TTC staff presented a Bus Fleet Plan at the May Commission meeting as part of a general overview of the fleet situation. This brings to the foreground important issues that are part of the TTC’s and the City’s budget planning process.
1. What Ridership Should We Plan For?
TTC ridership planning has assumed a growth rate of about 1.2 percent based on long-term historical trends. However, the period in question includes the post 9/11 and SARS ridership dip. The system has now recovered and surpassed year 2001 with 436-million rides in 2005. The rate of growth since 2003 stands at 3 percent. The question planners face is whether this will be sustained over the long term, drop back to the long-term pattern, or grow at an even faster rate. Here is the chart illustrating the magnitude of the problem.
Projecting the 1995-2005 data gives us a 1.2% growth rate and a target ridership of 488-million by 2015. This is less than ten percent over 1990 levels and would be a dismal showing for 25 years of supposedly pro-transit policies in Toronto.
Projecting the recent 2003-2005 trend out to 2015 gives a target ridership of 569-million by 2015. This is more respectable, but still only about one percent per year if we use 1990 as the starting point, and nowhere near the rate of growth of the city’s population.
If we take the higher target, we will have to accommodate almost 1/3 more riders in the next ten years than we do today. This has profound implications for fleet and network planning. Among the questions to be answered are:
- Where will the growth occur? In the suburbs where there is a low transit modal split and hence a greater potential demand? Only on major corridors where transit service competes well with automobiles?
- When will it occur? Over half of the TTC’s riding is during the offpeak when there is much room for growth without additional infrastructure or vehicles. Will offpeak riding go up disproportionately if and when service quality during that period improves?
- What will be the effect on various modes and major routes? Will the impact fall more heavily on the bus fleet, the streetcar/LRV fleet or the subway? Do plans for significant network additions address overall growth at a high rate?
2. What Is The Outlook For The Bus Fleet?
TTC staff presented a projection of fleet requirements depending on which ridership estimate we use.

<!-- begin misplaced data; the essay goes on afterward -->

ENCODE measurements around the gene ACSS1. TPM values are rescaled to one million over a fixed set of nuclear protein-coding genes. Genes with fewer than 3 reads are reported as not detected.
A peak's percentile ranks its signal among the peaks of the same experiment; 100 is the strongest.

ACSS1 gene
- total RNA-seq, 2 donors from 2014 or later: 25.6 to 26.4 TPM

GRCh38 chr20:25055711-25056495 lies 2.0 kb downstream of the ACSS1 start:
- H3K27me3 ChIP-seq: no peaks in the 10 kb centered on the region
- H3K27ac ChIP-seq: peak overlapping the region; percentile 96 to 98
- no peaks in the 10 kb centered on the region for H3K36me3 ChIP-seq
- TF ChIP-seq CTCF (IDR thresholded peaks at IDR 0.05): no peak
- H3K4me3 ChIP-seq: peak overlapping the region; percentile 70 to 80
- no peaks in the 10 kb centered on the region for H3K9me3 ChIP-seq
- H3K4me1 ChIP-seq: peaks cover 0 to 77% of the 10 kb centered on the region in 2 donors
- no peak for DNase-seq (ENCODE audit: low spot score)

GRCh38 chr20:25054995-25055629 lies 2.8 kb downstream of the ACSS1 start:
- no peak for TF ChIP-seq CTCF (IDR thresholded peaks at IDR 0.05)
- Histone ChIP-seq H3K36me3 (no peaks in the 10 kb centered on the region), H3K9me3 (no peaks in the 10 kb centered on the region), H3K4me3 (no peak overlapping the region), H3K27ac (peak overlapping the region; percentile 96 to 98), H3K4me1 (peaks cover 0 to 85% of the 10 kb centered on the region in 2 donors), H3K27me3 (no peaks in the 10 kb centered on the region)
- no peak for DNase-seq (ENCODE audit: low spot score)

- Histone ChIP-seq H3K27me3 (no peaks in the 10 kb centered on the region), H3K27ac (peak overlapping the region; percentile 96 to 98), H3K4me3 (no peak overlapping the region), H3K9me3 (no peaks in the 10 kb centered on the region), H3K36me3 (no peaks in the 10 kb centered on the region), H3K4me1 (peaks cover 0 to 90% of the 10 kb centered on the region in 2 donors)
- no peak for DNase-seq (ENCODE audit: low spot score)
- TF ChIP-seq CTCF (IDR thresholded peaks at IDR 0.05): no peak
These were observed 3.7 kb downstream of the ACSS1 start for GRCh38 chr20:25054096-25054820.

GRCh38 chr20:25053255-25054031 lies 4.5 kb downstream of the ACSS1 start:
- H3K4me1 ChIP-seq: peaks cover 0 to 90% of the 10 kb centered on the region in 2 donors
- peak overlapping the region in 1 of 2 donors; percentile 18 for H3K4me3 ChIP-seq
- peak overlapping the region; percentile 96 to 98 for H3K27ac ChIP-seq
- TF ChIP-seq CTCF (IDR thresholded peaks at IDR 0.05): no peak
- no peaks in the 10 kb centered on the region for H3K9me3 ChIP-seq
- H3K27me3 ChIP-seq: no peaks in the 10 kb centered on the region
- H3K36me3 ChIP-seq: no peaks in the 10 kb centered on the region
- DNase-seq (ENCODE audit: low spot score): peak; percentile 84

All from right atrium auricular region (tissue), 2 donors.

The line “Additional buses for contingency” addresses a serious problem with the fleet today. The TTC does not have enough buses to handle current service demands especially with the unplanned need for diversions around two major road collapses. Staff reported that about 20 scheduled buses are cancelled because there is not enough equipment. The “contingency” consists of 25 buses over and above service and maintenance requirements.
3. The Impact of Three Percent Growth
From the chart, you can see that the higher growth rate leads to a need for over 300 new buses in addition to requirements already on the books for fleet replacement and modest growth, and the new provision for contingency buses. This will have a profound effect on not just the capital budget (two new bus garages over and above current plans), but also on the operating budget. Few if any of the additional riders will be carried at a profit, and operating deficits will increase faster than inflation as service expands to handle the demand.
We have gone from a situation where plans to attract additional riding have been overtaken by events. This may sound like good news and may even give comfort to those who downplayed the RGS as a waste of time. They should not be smug.
Note that the additional bus requirements in the first few years are low. The reason for this is that the 100 “Ridership Growth Strategy” buses provide a cushion when they arrive later in 2006. This extra order, which took so much effort to get through the bean counters on City Council, is the only thing saving the bus network from total overload in the next few years.
The challenge for the TTC and its allies at Council will be to get this and related plans such as the new streetcar purchase through the Budget Advisory and Policy & Finance Committees and then on to Council. As a city, we must accept that “Building a Transit City” is not free, and we will face rising costs to provide more and better service. The alternative is to strangle in our own traffic chaos.
I will save further editorial thoughts for another post.